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UA News
Online Exclusive: Faculty and students attempt normality

By Stephanie Schwartz
Arizona Daily Wildcat
Wednesday October 30, 2002

UA returns to normal, campus still somber, some say

Students hurried across the UA Mall yesterday and teachers delivered lectures to auditoriums filled with students, most not able to forget Monday's tragedies, but all doing what they knew how to do: trying to live life as normal.

Some administrators, faculty and students described the mood on UA's campus yesterday as somber, quiet and surreal in the wake of Monday's murders. Others said they didn't notice any differences.

Only the College of Nursing remained closed yesterday, as the rest of the Arizona Health Sciences Center reopened for what was as close to business as usual as possible.

The University Medical Center was as busy as usual and doctors at UMC kept all appointments, said Katie Riley, UMC spokeswoman.

Counseling and Psychological Services, which consoled several hundred students and faculty at the Alumni Association's "Swede" Johnson building Monday after the shootings, saw only about 40 to 50 students and faculty yesterday who came to the building for counseling, said Ken Marsh, director of counseling and psychological services.

"Today things are much quieter, but these things go on for a long time," Marsh said. "After this week we won't expect to see large group gatherings, but people on an individual basis."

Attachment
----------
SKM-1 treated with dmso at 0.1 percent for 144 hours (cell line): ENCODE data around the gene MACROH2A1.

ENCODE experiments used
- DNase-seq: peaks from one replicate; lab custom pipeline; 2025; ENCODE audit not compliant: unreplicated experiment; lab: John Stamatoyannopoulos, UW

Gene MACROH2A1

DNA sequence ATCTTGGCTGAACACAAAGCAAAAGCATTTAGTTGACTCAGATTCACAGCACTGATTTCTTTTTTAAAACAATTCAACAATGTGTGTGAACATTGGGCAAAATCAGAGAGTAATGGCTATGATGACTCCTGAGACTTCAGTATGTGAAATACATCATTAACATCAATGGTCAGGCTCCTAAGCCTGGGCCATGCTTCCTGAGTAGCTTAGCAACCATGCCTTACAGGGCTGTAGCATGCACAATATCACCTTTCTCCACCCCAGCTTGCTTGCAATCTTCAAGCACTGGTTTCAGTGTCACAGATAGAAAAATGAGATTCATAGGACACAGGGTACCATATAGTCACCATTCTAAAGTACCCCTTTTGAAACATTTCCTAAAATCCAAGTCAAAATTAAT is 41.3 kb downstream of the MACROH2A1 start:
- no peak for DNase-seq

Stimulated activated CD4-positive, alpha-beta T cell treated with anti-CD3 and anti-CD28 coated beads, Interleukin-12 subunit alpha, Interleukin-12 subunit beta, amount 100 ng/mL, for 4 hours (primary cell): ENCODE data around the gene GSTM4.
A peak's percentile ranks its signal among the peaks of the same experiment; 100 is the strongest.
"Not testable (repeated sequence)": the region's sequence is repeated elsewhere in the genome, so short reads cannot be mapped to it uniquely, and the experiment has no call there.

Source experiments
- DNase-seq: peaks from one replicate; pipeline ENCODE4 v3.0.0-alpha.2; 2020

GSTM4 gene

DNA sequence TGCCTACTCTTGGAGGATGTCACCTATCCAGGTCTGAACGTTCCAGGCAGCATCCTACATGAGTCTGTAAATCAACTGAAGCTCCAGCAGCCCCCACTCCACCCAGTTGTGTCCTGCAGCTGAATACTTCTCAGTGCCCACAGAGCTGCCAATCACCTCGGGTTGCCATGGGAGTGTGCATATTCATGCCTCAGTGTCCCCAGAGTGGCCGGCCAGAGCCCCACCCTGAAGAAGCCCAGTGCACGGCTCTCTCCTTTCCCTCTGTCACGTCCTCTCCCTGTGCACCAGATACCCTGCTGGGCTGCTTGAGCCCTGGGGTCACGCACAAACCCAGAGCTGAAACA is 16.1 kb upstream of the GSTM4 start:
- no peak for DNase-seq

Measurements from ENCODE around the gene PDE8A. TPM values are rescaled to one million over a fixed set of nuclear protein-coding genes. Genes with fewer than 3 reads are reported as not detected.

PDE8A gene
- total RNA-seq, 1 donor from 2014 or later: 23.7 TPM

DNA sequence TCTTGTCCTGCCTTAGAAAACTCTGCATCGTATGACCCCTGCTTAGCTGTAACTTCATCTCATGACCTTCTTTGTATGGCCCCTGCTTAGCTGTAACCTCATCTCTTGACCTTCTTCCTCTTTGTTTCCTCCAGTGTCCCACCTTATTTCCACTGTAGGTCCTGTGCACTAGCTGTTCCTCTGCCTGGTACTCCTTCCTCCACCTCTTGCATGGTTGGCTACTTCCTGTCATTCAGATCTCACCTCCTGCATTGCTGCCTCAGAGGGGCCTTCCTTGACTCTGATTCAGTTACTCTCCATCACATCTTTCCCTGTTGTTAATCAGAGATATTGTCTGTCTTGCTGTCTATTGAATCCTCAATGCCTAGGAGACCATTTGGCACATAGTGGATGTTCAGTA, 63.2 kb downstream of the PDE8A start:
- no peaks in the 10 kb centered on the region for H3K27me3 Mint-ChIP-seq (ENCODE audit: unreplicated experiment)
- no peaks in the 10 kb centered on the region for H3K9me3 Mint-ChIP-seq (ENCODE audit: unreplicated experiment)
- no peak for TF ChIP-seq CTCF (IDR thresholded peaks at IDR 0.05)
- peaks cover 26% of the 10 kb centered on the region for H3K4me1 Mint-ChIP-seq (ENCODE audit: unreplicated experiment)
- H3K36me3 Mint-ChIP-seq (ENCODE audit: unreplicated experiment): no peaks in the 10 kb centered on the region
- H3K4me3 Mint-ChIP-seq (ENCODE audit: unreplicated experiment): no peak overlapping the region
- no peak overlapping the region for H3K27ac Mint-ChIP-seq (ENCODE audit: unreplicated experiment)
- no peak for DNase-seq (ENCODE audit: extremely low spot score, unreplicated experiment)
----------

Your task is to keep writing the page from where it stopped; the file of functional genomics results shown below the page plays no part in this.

All students were able to return and pick up their cars that were parked on the south side of UMC, which police blocked off Monday morning.

The state flags at the capital in Phoenix are flying at half staff and all Arizona universities and schools can lower their state flags if they choose to, the governor's press office said.

The flag on campus was not lowered as of late yesterday afternoon.

Professors continued with regular class schedules, some choosing to discuss Monday's events and some not discussing them.

"A number of instructors have taken time out of class to talk about what happened, but we're carrying on as usual," said Bruce Bayly, associate head and professor of mathematics.

Marion Slack, a professor in the Department of Pharmacy, planned to discuss Monday's events with her class yesterday. She expected to spend part of yesterday consoling students who either knew the victims or were having trouble dealing with what happened, she said.

Associate professor of sociology Ted Gerber said he expected most classes to return to normal yesterday, with attendance back to normal.

At the cancer center and around UMC, faculty and students that had class or office hours attended by and large, but the changes were evident, said Tim Brennen, assistant professor at the department of pharmacy practice and science.

"There's more grieving than fear," Brennen said. "People are feeling really bad about what happened."

At the College of Medicine there is a sense of profound sadness throughout the building and with faculty and students, said Nancy Koff, assistant dean of curriculum affairs for the College of Medicine.